Drawing Shortcuts: Developing Quick Drawing Skills Using Today’s Technology

//Drawing Shortcuts: Developing Quick Drawing Skills Using Today’s Technology

Drawing Shortcuts: Developing Quick Drawing Skills Using Today’s Technology

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By | 2012-02-23T08:47:28+00:00 February 23rd, 2012|Phoenix Arizona Search Engine Marketing|3 Comments

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  1. Deborah Brooks February 23, 2012 at 9:28 am
    56 of 60 people found the following review helpful:
    5.0 out of 5 stars
    Better than chocolate!, August 27, 2002
    By 
    Deborah Brooks (Savannah, GA USA) –

    The only way Jim Leggitt could make this book better would be to package it with a quarter pound of really good chocolates. I’ve chosen to overlook that omission since this book is exactly what I wanted to use in my rendering classes at the Savannah College of Art & Design. This is a twenty-first century handbook for rendering in color.

    Thirty-one students (two classes) proved to me this summer that Drawing Shortcuts works for learning how to make and render drawings in color quickly, effectively and relatively economically. The final projects reflect ten weeks of increasingly stronger skills and confidence in drawing/rendering abilities. Both graduate and undergraduate students with varied levels of computer expertise found value in the Drawing Shortcuts approach of “Let Technology Do Your Dirty Work”.

    Bottom line: a relaxed learning atmosphere in studio, fearless renderers willing to experiment with color media and striking final projects. The studio professors are commenting on the improvement in rendered drawings in their classes, too. Leggitt’s methods are weaning students from a dependence on computer-generated images. The enhanced freehand drawing skills complement the computer drawing skills. Students now have many options for graphic expression which reflect their individual needs and desires.

    I teach rendering classes for interior design students in the School of Building Arts at SCAD. We’ll be using this book every quarter. Thanks, Jim Leggitt. But think about the chocolates with the second edition of the book!

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  2. R. E. Middlebrooks February 23, 2012 at 9:35 am
    27 of 27 people found the following review helpful:
    5.0 out of 5 stars
    Every Architect and Student Must Have This Book !, April 5, 2002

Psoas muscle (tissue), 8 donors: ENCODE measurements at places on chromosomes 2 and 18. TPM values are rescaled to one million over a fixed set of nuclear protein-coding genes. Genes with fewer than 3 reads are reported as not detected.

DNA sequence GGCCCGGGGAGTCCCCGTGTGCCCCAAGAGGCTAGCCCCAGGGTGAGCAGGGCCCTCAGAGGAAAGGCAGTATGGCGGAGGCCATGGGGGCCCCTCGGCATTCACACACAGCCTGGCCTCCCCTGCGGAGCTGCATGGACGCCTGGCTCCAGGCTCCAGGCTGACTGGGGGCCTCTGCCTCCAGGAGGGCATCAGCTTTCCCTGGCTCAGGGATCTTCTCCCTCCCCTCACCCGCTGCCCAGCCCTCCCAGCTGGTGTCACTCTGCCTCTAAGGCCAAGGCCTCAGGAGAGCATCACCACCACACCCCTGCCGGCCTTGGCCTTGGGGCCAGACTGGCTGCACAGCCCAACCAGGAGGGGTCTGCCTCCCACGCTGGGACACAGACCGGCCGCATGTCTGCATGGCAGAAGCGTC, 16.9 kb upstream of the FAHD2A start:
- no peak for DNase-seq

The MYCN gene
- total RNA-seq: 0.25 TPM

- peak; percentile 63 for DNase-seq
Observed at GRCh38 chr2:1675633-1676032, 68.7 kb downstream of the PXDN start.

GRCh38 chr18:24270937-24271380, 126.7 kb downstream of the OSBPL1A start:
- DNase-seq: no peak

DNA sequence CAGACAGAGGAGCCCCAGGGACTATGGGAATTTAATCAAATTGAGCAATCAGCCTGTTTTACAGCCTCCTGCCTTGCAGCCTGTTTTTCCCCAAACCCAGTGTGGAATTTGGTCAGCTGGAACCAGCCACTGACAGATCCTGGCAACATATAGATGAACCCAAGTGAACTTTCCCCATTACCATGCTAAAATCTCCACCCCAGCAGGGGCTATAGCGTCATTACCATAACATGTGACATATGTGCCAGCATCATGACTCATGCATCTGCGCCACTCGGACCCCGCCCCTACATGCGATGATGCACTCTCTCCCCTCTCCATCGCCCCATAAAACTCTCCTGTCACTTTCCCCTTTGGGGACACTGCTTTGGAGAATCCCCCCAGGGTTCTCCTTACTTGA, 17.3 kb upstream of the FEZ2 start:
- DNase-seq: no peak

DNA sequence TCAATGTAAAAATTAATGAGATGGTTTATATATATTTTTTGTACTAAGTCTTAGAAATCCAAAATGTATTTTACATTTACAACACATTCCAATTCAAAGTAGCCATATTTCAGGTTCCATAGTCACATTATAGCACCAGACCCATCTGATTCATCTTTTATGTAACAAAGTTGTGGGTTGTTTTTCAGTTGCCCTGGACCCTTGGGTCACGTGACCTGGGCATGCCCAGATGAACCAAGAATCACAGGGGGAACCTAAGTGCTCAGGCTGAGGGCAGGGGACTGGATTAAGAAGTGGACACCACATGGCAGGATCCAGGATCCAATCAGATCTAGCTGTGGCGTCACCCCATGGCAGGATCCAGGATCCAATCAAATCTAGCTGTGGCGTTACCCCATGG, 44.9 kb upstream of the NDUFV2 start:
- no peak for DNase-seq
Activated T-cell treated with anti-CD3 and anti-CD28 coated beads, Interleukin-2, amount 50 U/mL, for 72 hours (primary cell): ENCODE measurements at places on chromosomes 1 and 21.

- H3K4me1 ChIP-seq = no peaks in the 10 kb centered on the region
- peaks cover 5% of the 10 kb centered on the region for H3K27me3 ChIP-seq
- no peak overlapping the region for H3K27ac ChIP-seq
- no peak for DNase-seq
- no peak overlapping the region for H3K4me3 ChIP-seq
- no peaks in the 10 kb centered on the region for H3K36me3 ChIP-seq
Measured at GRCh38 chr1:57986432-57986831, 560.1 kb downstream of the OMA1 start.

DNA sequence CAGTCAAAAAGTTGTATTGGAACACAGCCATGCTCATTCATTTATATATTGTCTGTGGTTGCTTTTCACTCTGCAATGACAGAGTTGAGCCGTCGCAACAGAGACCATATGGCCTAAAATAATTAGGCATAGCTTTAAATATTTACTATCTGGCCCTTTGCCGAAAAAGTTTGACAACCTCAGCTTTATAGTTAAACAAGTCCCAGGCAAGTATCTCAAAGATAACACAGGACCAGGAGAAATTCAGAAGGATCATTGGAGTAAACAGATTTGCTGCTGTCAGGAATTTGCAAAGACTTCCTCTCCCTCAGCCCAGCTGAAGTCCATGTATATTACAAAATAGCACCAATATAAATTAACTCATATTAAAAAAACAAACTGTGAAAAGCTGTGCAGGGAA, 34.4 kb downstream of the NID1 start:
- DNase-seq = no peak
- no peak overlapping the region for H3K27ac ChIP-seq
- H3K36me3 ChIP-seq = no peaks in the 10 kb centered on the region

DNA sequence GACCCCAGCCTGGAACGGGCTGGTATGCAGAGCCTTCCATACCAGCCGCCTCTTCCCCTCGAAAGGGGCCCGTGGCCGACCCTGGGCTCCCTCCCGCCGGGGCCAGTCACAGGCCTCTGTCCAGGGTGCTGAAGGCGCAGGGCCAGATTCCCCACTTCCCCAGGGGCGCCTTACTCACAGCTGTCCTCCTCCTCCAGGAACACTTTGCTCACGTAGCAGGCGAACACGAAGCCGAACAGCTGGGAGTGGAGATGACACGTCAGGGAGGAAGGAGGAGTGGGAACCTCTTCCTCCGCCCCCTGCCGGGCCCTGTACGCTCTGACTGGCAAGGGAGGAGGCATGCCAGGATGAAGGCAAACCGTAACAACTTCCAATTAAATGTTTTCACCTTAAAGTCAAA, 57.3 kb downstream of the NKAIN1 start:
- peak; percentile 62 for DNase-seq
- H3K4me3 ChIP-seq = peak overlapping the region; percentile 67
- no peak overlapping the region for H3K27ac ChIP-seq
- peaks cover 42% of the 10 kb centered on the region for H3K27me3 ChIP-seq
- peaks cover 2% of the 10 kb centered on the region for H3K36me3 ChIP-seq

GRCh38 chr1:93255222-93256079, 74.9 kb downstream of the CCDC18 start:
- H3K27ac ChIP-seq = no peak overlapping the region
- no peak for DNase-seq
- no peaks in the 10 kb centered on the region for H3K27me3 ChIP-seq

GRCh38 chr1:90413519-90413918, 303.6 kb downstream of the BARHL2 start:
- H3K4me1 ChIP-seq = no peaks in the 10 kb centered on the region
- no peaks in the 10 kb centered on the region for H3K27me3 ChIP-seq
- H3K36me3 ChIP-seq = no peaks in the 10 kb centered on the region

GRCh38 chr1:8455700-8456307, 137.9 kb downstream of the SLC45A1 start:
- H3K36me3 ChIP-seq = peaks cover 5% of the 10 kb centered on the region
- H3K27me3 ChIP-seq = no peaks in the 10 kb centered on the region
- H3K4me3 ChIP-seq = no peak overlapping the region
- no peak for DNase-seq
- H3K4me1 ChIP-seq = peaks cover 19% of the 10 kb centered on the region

By 
    R. E. Middlebrooks (Chesapeake, VA USA) –
    (REAL NAME)
      

    This book is an instant classic, that every architect and architectural student must get. Many of us grew up using the techniques taught by Michael Doyle in his book “Color Drawing”. Jim Leggitt’s techniques are even more geared toward the pace of productivity we all face. Using all the advantages of current technologies, including cameras, copiers, and printers he shows you exactly how to improve or gain the skills it takes to produce fast and effective visualizations. Some of the techniques are so insightful and helpful, as to immediately payback the cost of the book. Great color photographs help guide you step by step. This book is packed full. No one interested in drawing technigues should miss this book.

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  3. Anonymous February 23, 2012 at 9:52 am
    31 of 32 people found the following review helpful:
    5.0 out of 5 stars
    Great Book, November 24, 2002
    By A Customer

    I am an architecture student. The content of this book isn’t by any means revolutionary, but it is smart. Basically the whole argument revolves around tracing as a basis for developing drawings, a concept I kind of thought of as cheating before reading this book. That sounds simple enough, but it is worth buying the book to find out all of the interesting ways he is able to develop a traced framework – ways I would never have thought of. He could have gotten everything he wanted to get across in half the pages, but then the book wouldn’t look very serious.
    Buy this book: the quality of your drawings may or may not increase from reading it, but you’ll be able to produce twice as many in the same time.

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